We have seen many reviews of the new BMW M5 from automotive journalists around the world, and most of them were positive. But what we have not seen so far is a review of the M5 given by an BMW enthusiast.
Last month, BMW M offered an unique opportunity for BMW fans, owners and not only. Prior to its market debut in 2012, BMW M hosted an exclusive event in Spain, along with the BMW Performance Driving School.
“SealthPilot”, a member of Teamspeed, attended the event and shared with the BMW community his own driving impressions.
Let’s have a look.
“After our 2012 550i European Delivery drop-off, I flew down to Seville, Spain, for a couple of days of the M Driving Experience and got to sample the new M5 in the mountains of Andalucia.
It was a great weekend. I arrived Friday. The event took place at the Waldorf Astoria Andalucia, and at the Ascari Race Resort, both fantastic properties with incredible dining.
On Friday I took a tour of Seville with other participants in the afternoon. In the evening there was an unveiling and product introduction of the M5 with some M engineers and marketing people.
Saturday was the main event, starting at 8am we spent 3.5 hours driving the car in the mountains, followed by lunch, and then another 3.5 hours on track at Ascari with both the M5 and M3. The track time was in the rain. We departed at 3:30pm by helicopter, and then caught a flight out of Seville ar 545pm, making it back to London for dinner with Ericka.
I’ll share my key thoughts, and then provide you with a photo summary of the trip.
What I liked about the F10 M5:
Amazing combination of extreme performance, extreme luxury and complete driveability They truly pulled off a car which is as comfortable to drive as the 550i, but has the immense power, handling and control of a true M car. Even after 3.5 hours in the car in the morning, I was still exhilarated by the performance and handling, but also completely relaxed and comfortable – something that is not the case with other high performance models.
The power of the car on the highway is truly devastating. It is so planted that you can drive full throttle on windy highway stretches. It also has great response, and in normal street driving I found the throttle response to be superb.
The overtaking power is really astonishing. Much of the morning driving in the mountains was on windy single lane country roads, and I felt I could overtake anything, even with oncoming vehicles within sight. In fact a couple of times, I broke the rules and overtook other M5s because some of the participants were a bit slow at clearing traffic on the windy country roads.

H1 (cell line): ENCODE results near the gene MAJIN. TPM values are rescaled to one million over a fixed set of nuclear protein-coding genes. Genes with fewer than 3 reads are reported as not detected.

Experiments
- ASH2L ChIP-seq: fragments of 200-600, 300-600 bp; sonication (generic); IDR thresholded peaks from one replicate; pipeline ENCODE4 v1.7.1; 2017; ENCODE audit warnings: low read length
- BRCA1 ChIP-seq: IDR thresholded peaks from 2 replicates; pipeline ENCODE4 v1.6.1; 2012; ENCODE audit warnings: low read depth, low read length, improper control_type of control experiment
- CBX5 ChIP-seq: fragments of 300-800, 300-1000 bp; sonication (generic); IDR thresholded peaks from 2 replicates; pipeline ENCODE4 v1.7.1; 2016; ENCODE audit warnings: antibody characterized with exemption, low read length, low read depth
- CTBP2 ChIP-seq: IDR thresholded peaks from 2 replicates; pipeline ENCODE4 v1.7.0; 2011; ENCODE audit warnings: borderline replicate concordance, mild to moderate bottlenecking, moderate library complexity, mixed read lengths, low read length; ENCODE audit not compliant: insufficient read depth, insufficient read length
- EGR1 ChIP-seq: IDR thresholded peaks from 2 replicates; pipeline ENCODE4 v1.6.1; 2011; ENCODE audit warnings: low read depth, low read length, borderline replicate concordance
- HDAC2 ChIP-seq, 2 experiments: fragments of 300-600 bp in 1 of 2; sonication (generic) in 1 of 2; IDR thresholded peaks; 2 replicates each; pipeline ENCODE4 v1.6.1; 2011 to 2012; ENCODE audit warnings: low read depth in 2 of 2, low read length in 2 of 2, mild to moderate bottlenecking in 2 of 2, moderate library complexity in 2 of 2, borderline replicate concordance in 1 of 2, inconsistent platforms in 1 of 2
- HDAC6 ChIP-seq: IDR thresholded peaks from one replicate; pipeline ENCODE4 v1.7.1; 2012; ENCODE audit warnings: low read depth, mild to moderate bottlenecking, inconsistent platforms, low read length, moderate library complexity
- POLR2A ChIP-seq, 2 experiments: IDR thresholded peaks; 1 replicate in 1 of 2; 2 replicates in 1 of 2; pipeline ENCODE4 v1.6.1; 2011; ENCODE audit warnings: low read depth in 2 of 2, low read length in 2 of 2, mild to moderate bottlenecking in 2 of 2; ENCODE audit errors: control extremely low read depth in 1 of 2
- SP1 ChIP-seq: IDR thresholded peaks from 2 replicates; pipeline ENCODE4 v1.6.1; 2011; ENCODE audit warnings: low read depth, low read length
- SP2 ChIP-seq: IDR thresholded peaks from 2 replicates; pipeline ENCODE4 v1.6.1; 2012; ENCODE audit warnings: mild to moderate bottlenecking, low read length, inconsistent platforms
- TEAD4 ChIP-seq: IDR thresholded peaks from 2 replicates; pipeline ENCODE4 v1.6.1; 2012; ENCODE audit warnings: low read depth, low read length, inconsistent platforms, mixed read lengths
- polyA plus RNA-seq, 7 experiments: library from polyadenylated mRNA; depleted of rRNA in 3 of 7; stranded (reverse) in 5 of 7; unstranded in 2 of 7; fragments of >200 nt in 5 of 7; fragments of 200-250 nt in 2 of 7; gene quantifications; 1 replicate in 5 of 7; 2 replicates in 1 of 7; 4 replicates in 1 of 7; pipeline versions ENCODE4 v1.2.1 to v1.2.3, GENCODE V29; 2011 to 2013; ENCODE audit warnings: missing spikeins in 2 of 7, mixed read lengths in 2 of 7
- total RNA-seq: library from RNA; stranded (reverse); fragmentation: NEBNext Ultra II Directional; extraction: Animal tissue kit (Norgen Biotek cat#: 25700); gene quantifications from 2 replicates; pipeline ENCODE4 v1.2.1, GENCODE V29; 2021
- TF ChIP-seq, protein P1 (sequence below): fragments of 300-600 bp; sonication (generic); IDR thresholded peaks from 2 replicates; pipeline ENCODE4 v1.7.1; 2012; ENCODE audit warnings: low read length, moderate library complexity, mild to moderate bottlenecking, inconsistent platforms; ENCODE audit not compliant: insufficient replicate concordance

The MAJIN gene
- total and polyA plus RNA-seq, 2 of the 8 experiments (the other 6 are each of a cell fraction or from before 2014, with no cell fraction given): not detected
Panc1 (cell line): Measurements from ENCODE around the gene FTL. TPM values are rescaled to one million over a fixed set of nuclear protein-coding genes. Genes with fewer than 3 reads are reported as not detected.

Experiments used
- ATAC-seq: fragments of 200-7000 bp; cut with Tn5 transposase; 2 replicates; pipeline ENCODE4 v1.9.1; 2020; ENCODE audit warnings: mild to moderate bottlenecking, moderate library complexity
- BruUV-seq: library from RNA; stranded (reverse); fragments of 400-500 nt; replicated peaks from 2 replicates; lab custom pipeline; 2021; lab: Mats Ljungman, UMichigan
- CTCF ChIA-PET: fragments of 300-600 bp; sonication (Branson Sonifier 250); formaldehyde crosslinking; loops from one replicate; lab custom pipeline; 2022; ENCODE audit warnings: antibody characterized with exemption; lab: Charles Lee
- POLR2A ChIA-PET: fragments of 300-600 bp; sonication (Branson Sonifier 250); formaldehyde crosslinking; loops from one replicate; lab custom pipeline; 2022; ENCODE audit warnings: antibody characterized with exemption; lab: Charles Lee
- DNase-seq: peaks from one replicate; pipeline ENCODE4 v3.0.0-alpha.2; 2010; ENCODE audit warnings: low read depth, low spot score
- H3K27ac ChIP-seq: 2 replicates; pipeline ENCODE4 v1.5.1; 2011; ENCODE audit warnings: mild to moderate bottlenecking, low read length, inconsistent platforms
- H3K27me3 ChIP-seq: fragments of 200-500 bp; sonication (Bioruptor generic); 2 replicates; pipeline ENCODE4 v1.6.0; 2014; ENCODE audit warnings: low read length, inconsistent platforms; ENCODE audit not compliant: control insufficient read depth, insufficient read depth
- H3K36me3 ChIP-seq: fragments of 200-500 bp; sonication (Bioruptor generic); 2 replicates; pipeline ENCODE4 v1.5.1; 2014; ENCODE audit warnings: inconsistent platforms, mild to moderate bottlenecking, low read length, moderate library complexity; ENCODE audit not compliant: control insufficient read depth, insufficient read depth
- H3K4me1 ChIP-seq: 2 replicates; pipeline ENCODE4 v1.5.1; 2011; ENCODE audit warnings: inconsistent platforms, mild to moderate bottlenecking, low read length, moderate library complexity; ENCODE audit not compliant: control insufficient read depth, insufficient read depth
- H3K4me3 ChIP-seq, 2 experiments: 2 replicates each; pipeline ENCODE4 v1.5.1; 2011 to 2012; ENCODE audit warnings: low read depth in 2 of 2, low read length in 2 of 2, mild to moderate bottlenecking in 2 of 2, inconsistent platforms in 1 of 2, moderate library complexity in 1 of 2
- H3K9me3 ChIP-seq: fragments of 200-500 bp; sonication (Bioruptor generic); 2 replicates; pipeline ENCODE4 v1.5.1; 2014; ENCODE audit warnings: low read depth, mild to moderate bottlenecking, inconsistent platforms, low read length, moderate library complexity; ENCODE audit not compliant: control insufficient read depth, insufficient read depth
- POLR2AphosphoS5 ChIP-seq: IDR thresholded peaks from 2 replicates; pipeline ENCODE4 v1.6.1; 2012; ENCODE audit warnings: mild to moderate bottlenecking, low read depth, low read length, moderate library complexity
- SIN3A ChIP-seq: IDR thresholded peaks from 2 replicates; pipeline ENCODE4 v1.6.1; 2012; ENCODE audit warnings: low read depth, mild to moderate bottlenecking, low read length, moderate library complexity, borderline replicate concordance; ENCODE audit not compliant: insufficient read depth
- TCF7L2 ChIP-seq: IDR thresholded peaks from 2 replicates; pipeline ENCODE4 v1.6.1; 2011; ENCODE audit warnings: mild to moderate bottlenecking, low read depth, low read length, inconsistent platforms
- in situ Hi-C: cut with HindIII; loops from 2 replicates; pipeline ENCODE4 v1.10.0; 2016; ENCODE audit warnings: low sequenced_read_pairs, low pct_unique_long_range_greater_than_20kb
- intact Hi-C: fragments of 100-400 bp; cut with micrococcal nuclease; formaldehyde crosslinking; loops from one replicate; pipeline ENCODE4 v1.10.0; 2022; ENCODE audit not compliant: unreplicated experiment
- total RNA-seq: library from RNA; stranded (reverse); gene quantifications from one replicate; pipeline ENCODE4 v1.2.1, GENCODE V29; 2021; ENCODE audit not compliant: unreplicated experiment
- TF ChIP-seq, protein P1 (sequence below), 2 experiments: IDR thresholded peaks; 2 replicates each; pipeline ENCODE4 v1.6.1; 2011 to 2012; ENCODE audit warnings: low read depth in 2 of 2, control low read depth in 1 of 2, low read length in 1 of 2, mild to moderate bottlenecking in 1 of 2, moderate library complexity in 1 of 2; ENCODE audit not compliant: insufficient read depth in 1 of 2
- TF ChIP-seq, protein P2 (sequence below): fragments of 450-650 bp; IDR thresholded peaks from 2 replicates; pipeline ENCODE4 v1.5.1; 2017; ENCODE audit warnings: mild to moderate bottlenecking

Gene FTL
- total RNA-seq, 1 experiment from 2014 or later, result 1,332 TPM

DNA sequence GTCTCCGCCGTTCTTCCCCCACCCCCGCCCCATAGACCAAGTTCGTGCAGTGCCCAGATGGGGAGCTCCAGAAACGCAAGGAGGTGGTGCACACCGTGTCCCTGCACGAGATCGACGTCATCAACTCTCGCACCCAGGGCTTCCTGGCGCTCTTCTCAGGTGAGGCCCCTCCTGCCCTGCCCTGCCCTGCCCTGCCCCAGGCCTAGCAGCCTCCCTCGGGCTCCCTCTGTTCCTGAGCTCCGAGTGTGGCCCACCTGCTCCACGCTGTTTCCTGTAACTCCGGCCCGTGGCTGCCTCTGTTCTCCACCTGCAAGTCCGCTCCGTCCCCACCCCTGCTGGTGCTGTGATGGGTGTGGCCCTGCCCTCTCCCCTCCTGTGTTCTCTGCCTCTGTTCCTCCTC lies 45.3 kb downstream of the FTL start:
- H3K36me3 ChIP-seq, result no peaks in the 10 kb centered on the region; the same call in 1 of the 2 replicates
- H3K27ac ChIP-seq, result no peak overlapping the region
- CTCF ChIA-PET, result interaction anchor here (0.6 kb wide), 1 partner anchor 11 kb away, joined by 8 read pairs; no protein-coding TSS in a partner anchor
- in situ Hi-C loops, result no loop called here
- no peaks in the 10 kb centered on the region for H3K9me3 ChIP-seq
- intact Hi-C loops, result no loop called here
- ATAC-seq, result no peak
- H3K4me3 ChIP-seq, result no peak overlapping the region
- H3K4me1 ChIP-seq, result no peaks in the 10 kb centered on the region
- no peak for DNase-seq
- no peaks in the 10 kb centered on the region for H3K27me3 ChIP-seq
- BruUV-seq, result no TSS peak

Music of the Gods. Many on this forum have been criticizing BMW for the rumors that the speakers are generating the engine noise. I was not able to validate that – the sound seemed to be coming from all the right places, and I could not discern if it came from the speakers. But it sounded real and it sounded like a race car. The music of the M5 engine is the best in-cabin sound I have experienced in any BMW M to-date.
Aesthetics. The car is gorgeous – especially in Monte carlo blue, and also in Mojave. The car offered Merino full leather, and anthracite headliner. The interior trim is fantastic and it is a pleasure to sit in. Everything is covered in leather. The seats are great, although on track I would have wished for adjustable bolsters, on the streets this was not a big deal.
Electronic controls You can customize the suspension, steering, and powertrain between Comfort, Sport and Sport Plus modes. All modes proved useful, and I tended to use 2 configurations I found optimal. In the mountains I set suspension and transmission to sport plus and steering to comfort, on the track I set transmission and steering to sport plus and suspension to Sport (which i felt provided the best track handling given the surface). The differences in range of the modes are dramatic. The steering in Sport Plus is astonishing in the degree of feel and control it provides, yet the ability to shift it into comfort at other times makes it the perfect package.
Forgiving traction control electronics. You can really oversteer this car, the traction control does not kick in that quickly. It definitely gives you plenty of room before it kicks in to stop you killing yourself. In fact I didn’t realize this and got the car loose in the mountains and was lucky to not to go over the edge of the road – the guys in the M5 behind me thought I was a rally driver or a maniac.
What I didn’t like
Noticeable throttle lag in some situations. When stuck in traffic, or later in the day on the track when we were stuck begin the pace car, the car wasn’t generating enough exhaust to charge the turbos. In this instance we were experiencing a 535 like throttle lag. I didn’t notice this when bombing around the mountains, but during the track time we were stuck behind a slow safety car because of the rain, and this became a huge issue. My co-pilot felt the throttle lag was so bad he did not like the M5 (he’s an M3 owner). BTW this I think diminishes the enjoyment of the car significantly on the track, and would probably diminish the enjoyment if you are in high traffic situations. I don’t have enough time behind the wheel to tell how much of an issue it is, but when it arises it is horrible.
Plastic center console and M knob. Makes the interior look cheap even thought most of it is very high end. Interior of my 550i felt richer overall.
It’s a heavy car on track. The fat tires and huge power make this car very driveable on country roads, and I enjoyed the powerslides on the mountain roads. But on the track this car was nowhere near as precise as the M3. Driving the both of those models back to back on the track, I prefered the M3 as a track car, but the M5 as an enthusiast road car.
Bottom-line – I would buy it.
If it had been available already I would have probably bought this instead of the 550i.”
More photos at Teamspeed.